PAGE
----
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ASU Electronic Theses and Dissertations


This collection includes most of the ASU Theses and Dissertations from 2011 to present. ASU Theses and Dissertations are available in downloadable PDF format; however, a small percentage of items are under embargo. Information about the dissertations/theses includes degree information, committee members, an abstract, supporting data or media.

In addition to the electronic theses found in the ASU Digital Repository, ASU Theses and Dissertations can be found in the ASU Library Catalog.

Dissertations and Theses granted by Arizona State University are archived and made available through a joint effort of the ASU Graduate College and the ASU Libraries. For more information or questions about this collection contact or visit the Digital Repository ETD Library Guide or contact the ASU Graduate College at gradformat@asu.edu.


LGBTQI people are often victimized by law enforcement and these victimizations often are related to victimizations of domestic violence and hate violence. Because reporting a victimization to the police leads to contact with police, a part of the research question involved herein looked at whether or not reporting a victimization to the police also increases the rate of police violence. Through secondary data analysis, this study investigated the correlation between reporting domestic violence and hate violence to the police, and subsequent victimizations by the police in the form of police violence. Additionally through secondary data analysis, this study investigated whether …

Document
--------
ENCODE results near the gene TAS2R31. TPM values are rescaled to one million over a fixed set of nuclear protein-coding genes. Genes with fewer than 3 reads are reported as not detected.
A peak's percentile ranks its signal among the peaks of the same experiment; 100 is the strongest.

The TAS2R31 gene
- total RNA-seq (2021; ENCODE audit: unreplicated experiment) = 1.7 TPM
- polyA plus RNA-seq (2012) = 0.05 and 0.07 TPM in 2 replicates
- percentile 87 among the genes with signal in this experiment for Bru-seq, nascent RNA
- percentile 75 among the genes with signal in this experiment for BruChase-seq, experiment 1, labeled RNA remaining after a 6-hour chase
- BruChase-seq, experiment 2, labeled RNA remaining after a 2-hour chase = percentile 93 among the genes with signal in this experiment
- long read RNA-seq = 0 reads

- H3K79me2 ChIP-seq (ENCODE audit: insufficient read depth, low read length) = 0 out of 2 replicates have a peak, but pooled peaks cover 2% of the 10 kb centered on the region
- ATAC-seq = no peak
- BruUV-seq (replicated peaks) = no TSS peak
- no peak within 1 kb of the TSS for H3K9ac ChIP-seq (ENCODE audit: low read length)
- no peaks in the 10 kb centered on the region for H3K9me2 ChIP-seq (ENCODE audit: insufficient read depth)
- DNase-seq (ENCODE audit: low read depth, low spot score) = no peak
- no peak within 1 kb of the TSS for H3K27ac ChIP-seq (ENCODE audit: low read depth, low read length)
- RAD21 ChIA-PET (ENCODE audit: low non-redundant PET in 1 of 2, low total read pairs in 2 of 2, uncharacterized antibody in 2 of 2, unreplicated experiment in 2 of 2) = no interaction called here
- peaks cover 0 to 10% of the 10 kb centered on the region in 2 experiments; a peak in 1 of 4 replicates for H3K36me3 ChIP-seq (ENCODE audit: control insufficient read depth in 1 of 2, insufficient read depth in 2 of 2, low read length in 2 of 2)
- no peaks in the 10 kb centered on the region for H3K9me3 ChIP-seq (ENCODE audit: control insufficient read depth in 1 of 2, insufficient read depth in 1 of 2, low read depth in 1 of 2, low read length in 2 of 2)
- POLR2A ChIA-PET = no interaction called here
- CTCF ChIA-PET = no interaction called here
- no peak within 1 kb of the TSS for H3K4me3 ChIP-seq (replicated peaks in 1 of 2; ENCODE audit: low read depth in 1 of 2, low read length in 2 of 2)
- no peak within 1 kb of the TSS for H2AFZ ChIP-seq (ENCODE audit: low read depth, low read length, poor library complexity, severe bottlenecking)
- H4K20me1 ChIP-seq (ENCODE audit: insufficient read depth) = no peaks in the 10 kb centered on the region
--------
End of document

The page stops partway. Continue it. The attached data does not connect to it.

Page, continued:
Contributors
Farr, Patrick Matthew, Lecroy, Craig, Sangalang, Cindy, et al.
Created Date
2016

This exploratory quantitative study examined the risks and needs expressed by gender/sexual minority emerging adults in Phoenix, Arizona. Differences in experiences and perceived service needs between gender minorities and cisgender sexual minority emerging adults were also identified. Respondents (N=102) completed a 78-item questionnaire in March and April of 2015. Individuals reported high rates of risk factors and physical needs, with those individuals who were both gender and ethnic minorities more likely to report having a perceived service need than their cisgender white counterparts. In addition, the study found significant positive correlations between housing factors (i.e., having experienced homelessness, ever/currently being …

Contributors
Harner, Vern, Mendoza, Natasha, Holley, Lynn, et al.
Created Date
2016